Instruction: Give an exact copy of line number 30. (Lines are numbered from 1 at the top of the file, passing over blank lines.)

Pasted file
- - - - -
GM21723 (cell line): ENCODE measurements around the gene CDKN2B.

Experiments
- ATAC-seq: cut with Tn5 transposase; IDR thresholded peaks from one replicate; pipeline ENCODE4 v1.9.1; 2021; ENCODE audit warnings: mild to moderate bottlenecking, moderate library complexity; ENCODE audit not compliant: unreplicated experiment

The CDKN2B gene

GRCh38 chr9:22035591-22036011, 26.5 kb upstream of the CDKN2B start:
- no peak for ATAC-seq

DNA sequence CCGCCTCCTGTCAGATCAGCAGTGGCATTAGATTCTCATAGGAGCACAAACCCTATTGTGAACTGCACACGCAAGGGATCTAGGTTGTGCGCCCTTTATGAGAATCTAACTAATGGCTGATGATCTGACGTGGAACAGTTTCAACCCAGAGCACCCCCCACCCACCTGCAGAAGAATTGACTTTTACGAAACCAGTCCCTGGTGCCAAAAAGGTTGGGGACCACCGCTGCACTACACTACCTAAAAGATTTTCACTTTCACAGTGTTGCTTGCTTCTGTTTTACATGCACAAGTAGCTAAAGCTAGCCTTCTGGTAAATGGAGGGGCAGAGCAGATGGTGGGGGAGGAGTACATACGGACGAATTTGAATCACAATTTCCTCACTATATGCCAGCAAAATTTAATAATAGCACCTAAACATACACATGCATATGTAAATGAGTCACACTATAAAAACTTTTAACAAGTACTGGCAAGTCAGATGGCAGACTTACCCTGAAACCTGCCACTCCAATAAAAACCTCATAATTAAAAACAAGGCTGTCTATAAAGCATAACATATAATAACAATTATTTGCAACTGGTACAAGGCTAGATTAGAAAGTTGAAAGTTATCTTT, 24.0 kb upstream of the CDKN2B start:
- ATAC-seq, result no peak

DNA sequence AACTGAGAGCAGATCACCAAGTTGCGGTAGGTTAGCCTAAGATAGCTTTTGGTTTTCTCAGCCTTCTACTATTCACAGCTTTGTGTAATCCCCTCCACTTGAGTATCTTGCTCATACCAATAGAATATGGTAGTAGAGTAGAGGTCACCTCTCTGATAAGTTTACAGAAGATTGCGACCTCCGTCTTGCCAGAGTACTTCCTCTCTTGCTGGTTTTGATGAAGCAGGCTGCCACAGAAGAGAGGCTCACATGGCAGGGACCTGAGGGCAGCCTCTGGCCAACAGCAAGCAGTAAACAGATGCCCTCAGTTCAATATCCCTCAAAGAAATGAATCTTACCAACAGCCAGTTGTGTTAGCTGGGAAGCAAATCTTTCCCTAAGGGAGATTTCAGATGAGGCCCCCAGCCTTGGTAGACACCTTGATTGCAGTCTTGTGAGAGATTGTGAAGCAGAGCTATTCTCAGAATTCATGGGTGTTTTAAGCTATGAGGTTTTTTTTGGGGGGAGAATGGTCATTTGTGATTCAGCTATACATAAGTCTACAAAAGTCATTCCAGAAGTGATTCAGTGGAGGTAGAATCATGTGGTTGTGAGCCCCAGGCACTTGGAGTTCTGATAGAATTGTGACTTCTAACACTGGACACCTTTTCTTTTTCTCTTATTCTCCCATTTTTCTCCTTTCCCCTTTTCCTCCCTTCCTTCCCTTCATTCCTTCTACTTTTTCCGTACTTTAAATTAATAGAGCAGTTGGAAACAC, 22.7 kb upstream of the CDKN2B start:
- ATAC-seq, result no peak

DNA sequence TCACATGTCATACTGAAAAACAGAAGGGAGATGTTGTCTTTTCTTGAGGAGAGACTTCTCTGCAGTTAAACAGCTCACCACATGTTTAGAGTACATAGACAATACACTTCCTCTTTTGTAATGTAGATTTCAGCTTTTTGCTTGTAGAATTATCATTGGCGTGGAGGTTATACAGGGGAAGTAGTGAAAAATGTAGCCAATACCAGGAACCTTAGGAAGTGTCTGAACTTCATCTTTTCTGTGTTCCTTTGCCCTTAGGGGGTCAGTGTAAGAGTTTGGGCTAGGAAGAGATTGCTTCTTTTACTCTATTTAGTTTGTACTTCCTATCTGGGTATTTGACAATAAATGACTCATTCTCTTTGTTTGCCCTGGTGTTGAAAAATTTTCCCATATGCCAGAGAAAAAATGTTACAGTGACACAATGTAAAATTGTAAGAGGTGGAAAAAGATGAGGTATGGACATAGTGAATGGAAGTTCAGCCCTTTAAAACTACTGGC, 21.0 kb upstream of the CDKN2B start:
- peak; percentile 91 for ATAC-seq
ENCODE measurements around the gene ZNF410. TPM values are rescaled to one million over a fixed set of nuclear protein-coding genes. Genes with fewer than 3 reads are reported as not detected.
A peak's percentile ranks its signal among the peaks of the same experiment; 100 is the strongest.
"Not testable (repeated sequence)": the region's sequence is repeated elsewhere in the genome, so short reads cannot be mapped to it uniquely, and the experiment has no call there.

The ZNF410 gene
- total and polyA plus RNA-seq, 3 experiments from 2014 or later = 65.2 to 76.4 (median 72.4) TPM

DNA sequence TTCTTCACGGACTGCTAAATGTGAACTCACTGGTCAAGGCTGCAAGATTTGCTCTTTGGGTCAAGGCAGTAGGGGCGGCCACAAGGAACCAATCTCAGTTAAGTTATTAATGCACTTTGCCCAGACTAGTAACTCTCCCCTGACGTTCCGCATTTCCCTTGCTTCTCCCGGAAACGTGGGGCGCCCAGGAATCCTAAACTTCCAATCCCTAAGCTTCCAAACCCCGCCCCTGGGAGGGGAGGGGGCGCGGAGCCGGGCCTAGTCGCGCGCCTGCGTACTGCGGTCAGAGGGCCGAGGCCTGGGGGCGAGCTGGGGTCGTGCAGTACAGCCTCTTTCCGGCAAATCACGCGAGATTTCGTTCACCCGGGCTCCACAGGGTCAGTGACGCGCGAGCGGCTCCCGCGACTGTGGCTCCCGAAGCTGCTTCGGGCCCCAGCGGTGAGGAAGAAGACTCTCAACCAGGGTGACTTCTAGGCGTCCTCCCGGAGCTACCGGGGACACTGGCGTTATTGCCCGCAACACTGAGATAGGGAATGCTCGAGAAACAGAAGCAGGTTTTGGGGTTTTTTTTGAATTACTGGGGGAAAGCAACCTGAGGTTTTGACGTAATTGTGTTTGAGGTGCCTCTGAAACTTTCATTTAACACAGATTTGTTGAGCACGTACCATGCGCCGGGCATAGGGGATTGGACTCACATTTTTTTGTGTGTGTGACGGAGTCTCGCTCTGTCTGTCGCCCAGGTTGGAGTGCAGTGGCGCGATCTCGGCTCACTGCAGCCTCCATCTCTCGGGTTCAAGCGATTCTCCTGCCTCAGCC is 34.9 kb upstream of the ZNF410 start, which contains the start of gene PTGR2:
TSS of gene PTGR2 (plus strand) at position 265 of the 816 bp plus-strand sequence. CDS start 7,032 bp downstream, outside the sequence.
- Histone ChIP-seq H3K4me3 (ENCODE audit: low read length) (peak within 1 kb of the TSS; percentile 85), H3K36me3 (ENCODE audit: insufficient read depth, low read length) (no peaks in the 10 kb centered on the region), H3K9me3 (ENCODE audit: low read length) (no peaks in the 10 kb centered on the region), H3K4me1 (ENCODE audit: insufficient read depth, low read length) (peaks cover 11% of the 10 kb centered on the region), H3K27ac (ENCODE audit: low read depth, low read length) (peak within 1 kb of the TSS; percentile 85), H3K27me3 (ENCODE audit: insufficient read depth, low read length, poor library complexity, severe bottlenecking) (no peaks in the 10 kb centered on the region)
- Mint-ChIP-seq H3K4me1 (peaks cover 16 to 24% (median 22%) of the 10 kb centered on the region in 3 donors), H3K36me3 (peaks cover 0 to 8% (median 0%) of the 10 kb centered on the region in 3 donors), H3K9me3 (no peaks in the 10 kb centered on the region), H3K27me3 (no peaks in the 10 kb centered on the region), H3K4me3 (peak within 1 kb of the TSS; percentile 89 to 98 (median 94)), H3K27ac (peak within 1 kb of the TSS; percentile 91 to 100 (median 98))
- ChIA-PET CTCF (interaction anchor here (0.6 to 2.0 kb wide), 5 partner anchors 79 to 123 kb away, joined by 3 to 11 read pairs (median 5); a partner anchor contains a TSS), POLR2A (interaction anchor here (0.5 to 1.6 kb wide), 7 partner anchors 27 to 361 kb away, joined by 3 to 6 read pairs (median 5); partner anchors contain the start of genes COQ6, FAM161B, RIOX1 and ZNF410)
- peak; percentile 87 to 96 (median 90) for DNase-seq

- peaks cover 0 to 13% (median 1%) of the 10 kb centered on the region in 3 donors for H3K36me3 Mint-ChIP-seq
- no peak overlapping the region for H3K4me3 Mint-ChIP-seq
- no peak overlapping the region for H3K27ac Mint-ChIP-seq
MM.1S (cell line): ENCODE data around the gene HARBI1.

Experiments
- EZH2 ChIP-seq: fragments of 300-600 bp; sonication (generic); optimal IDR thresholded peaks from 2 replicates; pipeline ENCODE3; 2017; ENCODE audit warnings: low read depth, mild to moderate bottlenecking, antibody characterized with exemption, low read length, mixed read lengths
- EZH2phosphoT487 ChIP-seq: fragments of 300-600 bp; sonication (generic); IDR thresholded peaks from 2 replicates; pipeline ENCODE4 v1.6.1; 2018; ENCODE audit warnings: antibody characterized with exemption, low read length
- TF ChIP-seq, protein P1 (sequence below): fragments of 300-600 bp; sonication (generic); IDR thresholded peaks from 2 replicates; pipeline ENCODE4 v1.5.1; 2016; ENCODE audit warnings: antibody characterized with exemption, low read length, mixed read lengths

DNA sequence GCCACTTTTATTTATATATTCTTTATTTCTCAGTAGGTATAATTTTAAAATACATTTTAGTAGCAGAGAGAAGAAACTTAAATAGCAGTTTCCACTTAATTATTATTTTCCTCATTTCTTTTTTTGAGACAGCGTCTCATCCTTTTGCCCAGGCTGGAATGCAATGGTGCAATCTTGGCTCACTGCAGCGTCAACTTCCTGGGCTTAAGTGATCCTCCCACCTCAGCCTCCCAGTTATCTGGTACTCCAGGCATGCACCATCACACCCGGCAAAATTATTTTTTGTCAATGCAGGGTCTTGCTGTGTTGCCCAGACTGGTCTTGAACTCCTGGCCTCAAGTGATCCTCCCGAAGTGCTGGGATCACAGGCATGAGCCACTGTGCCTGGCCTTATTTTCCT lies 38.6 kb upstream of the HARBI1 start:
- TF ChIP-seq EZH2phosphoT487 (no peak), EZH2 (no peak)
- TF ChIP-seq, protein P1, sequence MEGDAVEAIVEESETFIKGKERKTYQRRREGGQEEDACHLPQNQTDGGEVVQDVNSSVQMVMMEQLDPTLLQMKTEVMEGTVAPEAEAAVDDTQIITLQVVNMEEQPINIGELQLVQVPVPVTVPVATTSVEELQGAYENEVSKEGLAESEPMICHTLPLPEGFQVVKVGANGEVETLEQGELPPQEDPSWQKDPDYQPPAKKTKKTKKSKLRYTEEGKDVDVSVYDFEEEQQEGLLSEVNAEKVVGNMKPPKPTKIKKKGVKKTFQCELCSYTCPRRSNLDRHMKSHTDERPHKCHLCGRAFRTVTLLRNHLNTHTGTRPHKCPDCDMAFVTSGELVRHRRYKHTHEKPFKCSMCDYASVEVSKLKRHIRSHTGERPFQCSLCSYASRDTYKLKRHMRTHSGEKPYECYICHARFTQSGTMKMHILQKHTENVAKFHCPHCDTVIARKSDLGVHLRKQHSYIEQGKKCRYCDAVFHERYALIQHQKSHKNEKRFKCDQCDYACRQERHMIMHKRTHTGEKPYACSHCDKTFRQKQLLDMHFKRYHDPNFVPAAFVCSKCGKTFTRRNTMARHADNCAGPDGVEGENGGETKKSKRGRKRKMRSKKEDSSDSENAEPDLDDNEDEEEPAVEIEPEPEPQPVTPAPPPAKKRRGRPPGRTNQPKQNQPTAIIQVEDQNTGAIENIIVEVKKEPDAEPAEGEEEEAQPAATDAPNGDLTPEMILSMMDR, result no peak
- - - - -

- EZH2phosphoT487 ChIP-seq: fragments of 300-600 bp; sonication (generic); IDR thresholded peaks from 2 replicates; pipeline ENCODE4 v1.6.1; 2018; ENCODE audit warnings: antibody characterized with exemption, low read length